Fast, friendly and friction-free: Making phone calls easy for time-starved consumers

As such, savvy companies might consider the following to reduce friction in their customers’ lives
by: Custom Toll Free , December 20, 2016

A business buzzword among multiple industries today is “friction,” and companies are focusing on how it can be eliminated from customer interactions.

The word refers to virtually anything bound to slow down or irritate consumers in our increasingly fast-paced, technology-enabled world. And its reduction is being applied to everything from sales to e-commerce to customer service, such that companies that cling to inconvenient or burdensome methods are bound to be left behind.

A recent McKinsey survey across 44 industries determined companies able to reduce customer friction in functions such as onboarding, account changes and problem resolution can achieve 10 to 15 percent revenue growth and 20 percent growth in customer satisfaction.

“The companies that value customer experience go above and beyond to make themselves easily accessible to the customer on the customer’s preferred channel,” notes Blake Morgan in Forbes. “Your customers work hard in their daily lives. They have complicated family situations and jobs and a lot of balls they are perpetually juggling. Are you throwing another ball in the air for them?”

With skyrocketing smartphone use, mobile has become a preferred channel for multiple demographics when it comes to finding information, making purchases or resolving customer service issues. BIA/Kelsey predicts calls to businesses from mobile devices will reach an annual 162 billion by 2019; already, 54 percent of all calls to businesses are due to mobile marketing.

As such, savvy companies might consider the following to reduce friction in their customers’ lives:

– Switching to a memorable 1-800 number. For customers, that could alleviate the hassle of looking up your number every time they call. Research confirms people are 75 percent more likely to remember vanity 1-800 numbers than numeric numbers, and 58 percent more likely to retain them than URLs. Why? Neuroscientists explain our short-term memories convert to long-term when linked in our brains to something meaningful or already known.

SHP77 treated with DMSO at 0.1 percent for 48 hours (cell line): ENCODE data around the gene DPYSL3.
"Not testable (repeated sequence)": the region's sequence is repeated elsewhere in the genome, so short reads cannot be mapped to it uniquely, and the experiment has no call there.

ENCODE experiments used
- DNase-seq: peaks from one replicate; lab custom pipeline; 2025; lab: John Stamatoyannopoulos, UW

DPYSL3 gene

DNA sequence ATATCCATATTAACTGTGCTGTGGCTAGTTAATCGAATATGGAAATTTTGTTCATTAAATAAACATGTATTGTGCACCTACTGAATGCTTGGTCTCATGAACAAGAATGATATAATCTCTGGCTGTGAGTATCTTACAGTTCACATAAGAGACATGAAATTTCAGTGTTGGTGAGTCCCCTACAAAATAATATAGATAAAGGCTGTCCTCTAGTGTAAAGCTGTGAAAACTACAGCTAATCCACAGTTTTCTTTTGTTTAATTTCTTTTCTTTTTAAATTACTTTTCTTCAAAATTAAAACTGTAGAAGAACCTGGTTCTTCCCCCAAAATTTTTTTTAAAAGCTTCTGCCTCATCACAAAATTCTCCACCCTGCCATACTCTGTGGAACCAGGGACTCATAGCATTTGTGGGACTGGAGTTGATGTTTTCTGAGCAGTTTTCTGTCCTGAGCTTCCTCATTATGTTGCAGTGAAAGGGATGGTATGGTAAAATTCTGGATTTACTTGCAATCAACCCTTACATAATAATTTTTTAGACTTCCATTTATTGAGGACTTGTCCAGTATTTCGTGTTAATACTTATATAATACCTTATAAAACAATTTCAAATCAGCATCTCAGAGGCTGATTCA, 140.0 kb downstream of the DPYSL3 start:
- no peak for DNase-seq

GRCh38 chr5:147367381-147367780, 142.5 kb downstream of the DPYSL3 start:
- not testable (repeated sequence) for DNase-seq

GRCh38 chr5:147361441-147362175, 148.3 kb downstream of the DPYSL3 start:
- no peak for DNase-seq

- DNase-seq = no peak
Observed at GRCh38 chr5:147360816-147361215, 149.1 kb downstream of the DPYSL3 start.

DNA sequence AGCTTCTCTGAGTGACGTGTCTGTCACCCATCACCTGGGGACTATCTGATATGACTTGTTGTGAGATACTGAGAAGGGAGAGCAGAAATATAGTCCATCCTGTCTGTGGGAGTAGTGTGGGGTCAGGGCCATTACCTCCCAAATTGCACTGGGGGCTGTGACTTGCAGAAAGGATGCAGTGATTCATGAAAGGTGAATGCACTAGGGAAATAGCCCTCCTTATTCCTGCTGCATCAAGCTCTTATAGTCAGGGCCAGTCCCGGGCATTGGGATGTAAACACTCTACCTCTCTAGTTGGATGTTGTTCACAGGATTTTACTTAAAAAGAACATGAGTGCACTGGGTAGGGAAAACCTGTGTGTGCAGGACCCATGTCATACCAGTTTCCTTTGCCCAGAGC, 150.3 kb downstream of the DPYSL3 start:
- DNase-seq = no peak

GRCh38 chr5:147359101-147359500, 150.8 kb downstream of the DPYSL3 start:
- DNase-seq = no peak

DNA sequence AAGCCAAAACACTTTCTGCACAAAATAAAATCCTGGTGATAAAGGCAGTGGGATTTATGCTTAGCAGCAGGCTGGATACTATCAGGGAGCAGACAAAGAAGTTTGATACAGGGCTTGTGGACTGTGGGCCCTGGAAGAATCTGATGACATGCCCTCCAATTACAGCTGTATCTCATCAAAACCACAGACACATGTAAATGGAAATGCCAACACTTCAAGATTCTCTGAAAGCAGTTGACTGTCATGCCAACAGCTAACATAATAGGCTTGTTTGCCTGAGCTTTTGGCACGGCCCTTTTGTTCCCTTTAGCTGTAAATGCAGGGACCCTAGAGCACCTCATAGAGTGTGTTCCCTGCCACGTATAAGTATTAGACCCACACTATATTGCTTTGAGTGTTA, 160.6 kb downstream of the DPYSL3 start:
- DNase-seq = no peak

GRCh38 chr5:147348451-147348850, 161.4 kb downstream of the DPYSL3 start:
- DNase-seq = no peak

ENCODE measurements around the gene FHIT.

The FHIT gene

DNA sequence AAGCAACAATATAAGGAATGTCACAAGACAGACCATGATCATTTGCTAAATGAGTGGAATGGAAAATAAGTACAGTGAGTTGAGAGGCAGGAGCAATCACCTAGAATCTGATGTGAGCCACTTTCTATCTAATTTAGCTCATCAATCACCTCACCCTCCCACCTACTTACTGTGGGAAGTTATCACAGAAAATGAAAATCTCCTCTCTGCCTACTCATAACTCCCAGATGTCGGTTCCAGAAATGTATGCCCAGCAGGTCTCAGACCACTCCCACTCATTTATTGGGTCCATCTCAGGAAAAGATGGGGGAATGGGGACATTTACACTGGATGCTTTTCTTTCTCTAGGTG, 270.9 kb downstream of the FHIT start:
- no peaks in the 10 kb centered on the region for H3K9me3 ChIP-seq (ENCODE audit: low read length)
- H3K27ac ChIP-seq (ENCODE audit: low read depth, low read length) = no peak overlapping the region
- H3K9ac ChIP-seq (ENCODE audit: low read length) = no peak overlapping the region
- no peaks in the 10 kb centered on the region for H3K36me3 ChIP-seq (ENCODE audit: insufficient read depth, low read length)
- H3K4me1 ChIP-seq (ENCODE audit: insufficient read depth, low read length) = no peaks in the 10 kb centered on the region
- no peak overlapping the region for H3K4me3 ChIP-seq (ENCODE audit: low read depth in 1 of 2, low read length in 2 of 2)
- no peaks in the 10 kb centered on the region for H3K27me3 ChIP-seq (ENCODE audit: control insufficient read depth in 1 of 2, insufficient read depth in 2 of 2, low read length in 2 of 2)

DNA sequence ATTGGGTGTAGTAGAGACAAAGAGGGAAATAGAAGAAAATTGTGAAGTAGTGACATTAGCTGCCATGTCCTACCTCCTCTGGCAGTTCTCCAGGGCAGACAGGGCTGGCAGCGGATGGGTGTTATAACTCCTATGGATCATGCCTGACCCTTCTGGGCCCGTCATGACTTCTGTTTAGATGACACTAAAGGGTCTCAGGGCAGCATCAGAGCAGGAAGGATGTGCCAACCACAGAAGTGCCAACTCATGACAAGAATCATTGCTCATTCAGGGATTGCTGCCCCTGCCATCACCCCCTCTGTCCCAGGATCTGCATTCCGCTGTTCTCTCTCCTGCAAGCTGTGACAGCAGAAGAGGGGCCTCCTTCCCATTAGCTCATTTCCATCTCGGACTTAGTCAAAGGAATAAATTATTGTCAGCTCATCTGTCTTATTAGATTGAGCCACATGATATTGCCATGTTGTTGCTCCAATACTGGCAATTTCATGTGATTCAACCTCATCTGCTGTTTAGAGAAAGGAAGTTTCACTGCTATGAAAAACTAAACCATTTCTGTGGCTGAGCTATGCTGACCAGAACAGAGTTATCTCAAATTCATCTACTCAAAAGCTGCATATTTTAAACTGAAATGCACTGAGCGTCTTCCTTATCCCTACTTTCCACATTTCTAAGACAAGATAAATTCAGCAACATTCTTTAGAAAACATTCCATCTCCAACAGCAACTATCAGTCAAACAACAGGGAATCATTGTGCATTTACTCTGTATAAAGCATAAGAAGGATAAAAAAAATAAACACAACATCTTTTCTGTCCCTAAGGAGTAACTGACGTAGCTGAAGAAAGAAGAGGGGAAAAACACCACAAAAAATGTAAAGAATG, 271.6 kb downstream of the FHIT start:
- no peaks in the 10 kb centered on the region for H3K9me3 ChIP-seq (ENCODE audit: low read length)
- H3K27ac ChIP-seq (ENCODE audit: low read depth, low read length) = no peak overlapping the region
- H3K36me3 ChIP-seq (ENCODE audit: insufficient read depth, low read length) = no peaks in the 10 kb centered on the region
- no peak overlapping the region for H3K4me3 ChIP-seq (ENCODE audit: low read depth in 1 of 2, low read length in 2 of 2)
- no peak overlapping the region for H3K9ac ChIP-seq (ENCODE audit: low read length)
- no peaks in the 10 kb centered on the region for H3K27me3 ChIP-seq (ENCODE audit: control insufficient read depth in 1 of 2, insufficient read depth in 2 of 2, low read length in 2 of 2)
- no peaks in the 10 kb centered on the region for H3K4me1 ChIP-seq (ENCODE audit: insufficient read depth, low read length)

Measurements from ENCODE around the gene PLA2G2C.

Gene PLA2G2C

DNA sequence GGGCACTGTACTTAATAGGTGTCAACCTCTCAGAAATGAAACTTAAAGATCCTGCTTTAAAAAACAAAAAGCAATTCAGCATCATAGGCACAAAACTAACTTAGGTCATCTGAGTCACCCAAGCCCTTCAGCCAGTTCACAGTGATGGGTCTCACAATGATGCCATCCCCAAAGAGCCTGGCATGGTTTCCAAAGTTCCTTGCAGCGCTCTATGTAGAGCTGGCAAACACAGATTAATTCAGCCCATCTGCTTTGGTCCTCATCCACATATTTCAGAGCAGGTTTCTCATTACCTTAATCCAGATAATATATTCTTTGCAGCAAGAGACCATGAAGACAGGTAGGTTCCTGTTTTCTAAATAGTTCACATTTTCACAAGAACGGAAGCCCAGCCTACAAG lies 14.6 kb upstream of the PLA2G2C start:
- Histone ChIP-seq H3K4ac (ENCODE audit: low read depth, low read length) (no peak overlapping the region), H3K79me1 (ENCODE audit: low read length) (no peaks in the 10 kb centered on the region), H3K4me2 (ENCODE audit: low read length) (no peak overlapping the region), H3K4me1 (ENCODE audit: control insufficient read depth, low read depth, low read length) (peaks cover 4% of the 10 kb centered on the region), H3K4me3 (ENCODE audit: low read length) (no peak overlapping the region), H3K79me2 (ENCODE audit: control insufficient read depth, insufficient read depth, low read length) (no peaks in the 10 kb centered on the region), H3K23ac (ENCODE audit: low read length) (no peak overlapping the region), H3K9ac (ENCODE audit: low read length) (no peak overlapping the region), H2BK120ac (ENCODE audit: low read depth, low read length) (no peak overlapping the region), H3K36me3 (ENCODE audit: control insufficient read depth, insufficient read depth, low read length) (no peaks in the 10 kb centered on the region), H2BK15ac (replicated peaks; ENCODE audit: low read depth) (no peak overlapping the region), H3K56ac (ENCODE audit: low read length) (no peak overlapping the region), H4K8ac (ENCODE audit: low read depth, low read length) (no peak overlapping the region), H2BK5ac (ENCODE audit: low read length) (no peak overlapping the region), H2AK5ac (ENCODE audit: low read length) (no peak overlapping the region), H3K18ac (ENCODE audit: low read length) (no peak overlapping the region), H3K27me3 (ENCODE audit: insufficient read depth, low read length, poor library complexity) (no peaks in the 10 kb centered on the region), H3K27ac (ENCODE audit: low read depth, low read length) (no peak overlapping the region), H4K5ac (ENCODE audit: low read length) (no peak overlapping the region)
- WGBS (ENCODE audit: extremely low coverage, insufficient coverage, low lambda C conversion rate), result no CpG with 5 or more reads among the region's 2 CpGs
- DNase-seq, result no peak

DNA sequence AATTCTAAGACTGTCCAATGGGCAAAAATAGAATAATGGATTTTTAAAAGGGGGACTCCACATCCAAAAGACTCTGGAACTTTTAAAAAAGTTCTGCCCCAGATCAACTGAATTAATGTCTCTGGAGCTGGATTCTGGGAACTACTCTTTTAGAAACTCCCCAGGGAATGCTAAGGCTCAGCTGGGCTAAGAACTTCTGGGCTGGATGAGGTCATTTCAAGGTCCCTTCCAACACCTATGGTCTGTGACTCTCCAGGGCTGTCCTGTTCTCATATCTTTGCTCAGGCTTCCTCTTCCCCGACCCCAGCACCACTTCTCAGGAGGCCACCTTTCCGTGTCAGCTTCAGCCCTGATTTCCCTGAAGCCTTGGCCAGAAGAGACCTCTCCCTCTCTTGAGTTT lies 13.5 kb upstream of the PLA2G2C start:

– Trying a pay-per-call campaign. PPC campaigns work when your ad appears on customers’ smartphones; once clicked, it enacts an immediate call to your company, which is answered by a staffer trained to close. The methodology is highly convenient to any interested customer, and the ROI can be substantial; studies show PPC typically drives in leads that produce 30 to 50 percent conversion rates. In fact, 86 percent of small to medium-sized businesses report calls are producing their best leads, with the average call converting 10 times more often than a web lead.

– “Let-us-call-you” features. Many companies are being even more proactive by asking customers to indicate online if they wish to be called instead of calling themselves (see this Blue Cross Blue Shield example). The option appeals to customers who like to be in the driver’s seat and allows the agent to make the call at convenient times — often pre-armed with information about the customer.

Morgan points to recent customer research affirming the importance they place on easy business interactions.

“What impacts customer loyalty numbers is minimal customer effort,” she emphasizes. “But today’s companies aren’t moving fast enough toward multichannel experiences that are very low effort for the customer. Most companies still have the mentality of making it easier on their own company rather than easier for the customer.”

Custom Toll Free can take the friction out of your phone-based marketing. Contact us at 1-800-CUSTOMIZE.

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